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Cross and bed found in Anglo-Saxon grave shed new light on 'dark ages'

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Christa Jenneman
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« on: March 18, 2012, 10:53:46 pm »

Cross and bed found in Anglo-Saxon grave shed new light on 'dark ages'

Archaeologists in Cambridge thrilled to discover grave with body of young woman on a bed with an ornate gold cross


    Maev Kennedy
    The Guardian, Thursday 15 March 2012
    Article history

The gold cross found in the grave of the young Anglo-Saxon woman
The gold cross found in the grave of the young Anglo-Saxon woman. Photograph: Cambridge University

The dead are often described as sleeping, but archaeologists in Cambridgeshire have uncovered a bed on which the body of a young Anglo-Saxon woman has lain for more than 1,300 years, a regal gold and garnet cross on her breast.

Three more graves, of two younger women and an older person whose sex has not yet been identified, were found nearby.

Forensic work on the first woman's bones suggests she was about 16, with no obvious explanation for her early death. Although she was almost certainly a Christian, buried with the beautiful cross stitched into place on her gown, she was buried according to ancient pagan tradition with some treasured possessions including an iron knife and a chatelaine, a chain hanging from her belt, and some glass beads which were probably originally in a purse that has rotted away.

The field where she lay, now being developed for housing at the edge of the village of Trumpington on the outskirts of Cambridge, hid a previously unknown Anglo-Saxon settlement. It may have been a wealthy monastic settlement more of it probably lies under the neighbouring farm and farmyard although there are no records of any church earlier than the 12th century village church which overlooks the site.

Pectoral crosses from the dawn of Christianity in England, and bed burials - where the body was laid on a real bed, now traced only by its iron supports, centuries after the timber rotted are both extremely rare.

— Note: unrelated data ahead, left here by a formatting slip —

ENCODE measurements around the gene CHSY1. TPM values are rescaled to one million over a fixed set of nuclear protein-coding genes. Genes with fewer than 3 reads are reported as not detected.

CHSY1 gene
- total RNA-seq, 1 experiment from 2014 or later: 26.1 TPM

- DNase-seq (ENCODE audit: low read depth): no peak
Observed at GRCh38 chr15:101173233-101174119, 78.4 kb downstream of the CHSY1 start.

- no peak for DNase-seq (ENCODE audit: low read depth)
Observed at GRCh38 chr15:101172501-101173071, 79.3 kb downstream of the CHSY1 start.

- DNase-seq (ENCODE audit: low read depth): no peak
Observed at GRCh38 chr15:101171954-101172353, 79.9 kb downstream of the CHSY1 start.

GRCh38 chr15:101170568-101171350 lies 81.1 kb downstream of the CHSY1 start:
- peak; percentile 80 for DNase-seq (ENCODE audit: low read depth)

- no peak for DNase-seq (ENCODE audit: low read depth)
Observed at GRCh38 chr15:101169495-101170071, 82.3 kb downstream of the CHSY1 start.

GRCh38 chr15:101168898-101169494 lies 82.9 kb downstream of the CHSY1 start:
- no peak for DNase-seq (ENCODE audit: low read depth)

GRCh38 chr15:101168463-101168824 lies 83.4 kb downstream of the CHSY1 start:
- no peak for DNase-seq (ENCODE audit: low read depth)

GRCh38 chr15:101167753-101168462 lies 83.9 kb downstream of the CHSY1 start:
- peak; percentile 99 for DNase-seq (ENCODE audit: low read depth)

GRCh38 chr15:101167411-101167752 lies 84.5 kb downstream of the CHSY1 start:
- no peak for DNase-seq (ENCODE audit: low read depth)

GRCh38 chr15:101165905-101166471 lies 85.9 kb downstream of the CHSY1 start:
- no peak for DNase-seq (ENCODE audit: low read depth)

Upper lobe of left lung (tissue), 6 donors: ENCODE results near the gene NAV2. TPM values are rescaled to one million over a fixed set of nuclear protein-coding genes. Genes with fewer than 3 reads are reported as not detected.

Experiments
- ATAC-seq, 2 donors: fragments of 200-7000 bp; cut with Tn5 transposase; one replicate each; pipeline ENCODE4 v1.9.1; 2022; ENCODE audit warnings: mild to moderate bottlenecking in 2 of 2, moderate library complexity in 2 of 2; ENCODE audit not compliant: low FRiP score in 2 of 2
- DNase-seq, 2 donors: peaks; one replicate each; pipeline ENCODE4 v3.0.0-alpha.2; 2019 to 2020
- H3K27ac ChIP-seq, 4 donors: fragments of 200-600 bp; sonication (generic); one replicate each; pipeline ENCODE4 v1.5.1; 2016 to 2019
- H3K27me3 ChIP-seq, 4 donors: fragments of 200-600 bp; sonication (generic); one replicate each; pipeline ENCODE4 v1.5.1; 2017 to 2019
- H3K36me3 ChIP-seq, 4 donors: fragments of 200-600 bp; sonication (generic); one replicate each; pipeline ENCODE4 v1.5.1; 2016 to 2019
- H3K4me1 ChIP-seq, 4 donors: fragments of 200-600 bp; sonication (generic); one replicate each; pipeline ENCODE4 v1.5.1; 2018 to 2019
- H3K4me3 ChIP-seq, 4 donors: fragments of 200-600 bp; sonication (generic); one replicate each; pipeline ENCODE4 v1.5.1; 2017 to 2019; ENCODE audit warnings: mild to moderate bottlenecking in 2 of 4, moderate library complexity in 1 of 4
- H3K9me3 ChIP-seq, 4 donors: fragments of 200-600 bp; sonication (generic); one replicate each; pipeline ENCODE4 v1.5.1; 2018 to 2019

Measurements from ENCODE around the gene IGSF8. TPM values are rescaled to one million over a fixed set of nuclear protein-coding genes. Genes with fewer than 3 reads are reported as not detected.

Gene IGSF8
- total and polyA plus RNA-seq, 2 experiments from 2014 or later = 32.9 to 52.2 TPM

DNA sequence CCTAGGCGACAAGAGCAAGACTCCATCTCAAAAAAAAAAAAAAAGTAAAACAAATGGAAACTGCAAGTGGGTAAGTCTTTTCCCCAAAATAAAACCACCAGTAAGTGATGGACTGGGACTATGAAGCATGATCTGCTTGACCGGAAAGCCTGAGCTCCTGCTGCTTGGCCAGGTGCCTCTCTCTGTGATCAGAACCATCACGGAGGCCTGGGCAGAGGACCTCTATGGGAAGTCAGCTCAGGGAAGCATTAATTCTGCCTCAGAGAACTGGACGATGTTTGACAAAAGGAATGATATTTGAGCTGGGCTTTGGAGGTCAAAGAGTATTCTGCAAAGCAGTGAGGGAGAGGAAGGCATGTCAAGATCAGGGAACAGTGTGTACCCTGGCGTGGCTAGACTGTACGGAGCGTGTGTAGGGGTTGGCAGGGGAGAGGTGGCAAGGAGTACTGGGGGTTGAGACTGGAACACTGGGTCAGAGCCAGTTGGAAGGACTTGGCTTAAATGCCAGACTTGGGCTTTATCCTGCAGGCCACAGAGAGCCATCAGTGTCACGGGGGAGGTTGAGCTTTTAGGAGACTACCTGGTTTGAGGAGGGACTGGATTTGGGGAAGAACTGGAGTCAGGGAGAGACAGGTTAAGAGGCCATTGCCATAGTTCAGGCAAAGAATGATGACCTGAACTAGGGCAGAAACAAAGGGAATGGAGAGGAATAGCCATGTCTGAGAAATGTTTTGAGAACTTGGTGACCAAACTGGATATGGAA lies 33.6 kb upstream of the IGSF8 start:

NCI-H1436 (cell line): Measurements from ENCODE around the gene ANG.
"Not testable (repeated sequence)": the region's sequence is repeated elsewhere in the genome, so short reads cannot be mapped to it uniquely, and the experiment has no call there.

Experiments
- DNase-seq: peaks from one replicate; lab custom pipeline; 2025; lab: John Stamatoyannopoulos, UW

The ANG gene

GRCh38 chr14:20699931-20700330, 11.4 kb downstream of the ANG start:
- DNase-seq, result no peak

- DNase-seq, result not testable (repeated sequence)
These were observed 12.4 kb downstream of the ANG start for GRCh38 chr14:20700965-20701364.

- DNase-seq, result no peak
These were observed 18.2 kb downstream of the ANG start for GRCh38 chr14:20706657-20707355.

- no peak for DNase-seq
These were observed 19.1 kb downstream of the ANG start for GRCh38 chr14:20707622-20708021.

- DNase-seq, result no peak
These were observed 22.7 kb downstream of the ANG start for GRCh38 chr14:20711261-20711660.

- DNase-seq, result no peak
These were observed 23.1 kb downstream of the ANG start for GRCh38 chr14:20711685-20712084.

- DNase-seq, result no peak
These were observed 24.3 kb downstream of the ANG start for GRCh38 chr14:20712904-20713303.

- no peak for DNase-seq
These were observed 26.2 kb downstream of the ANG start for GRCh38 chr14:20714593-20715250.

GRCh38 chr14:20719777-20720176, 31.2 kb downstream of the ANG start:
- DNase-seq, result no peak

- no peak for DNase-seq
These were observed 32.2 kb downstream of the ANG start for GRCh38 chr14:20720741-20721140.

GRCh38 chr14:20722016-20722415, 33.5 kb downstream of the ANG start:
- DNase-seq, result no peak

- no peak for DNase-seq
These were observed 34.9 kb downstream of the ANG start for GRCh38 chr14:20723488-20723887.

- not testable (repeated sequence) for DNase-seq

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Christa Jenneman
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« Reply #1 on: March 18, 2012, 10:56:11 pm »



Cambridge University video describing the discovery of the graves

There is only one previous record of the two together, a grave found at Ixworth in Suffolk in the 19th century. The excavation records for that find are patchy, whereas archaeologists from Cambridge university will be working for years to recover every scrap of information from the Trumpington site.

A gold and garnet pectoral cross of such quality, the most beautiful and sophisticated examples of Anglo-Saxon metalwork like the contemporary jewels found in the Staffordshire Hoard or the Sutton Hoo burial, could only have been owned by a member of an aristocratic or even royal family. Only five have been found, one in the coffin of St Cuthbert. In some contemporary pieces the gems came from as far as India, and the gold from melted down coins from Constantinople.

Sam Lucy, an Anglo-Saxon expert from Newnham College Cambridge, who helped excavate the site, said the small loops on the arms of the Trumpington cross, worn shiny by rubbing against the fabric, showed the woman probably wore the cross during her short life, at a time when the Anglo-Saxon aristocrats were gradually converting to the powerful new religion.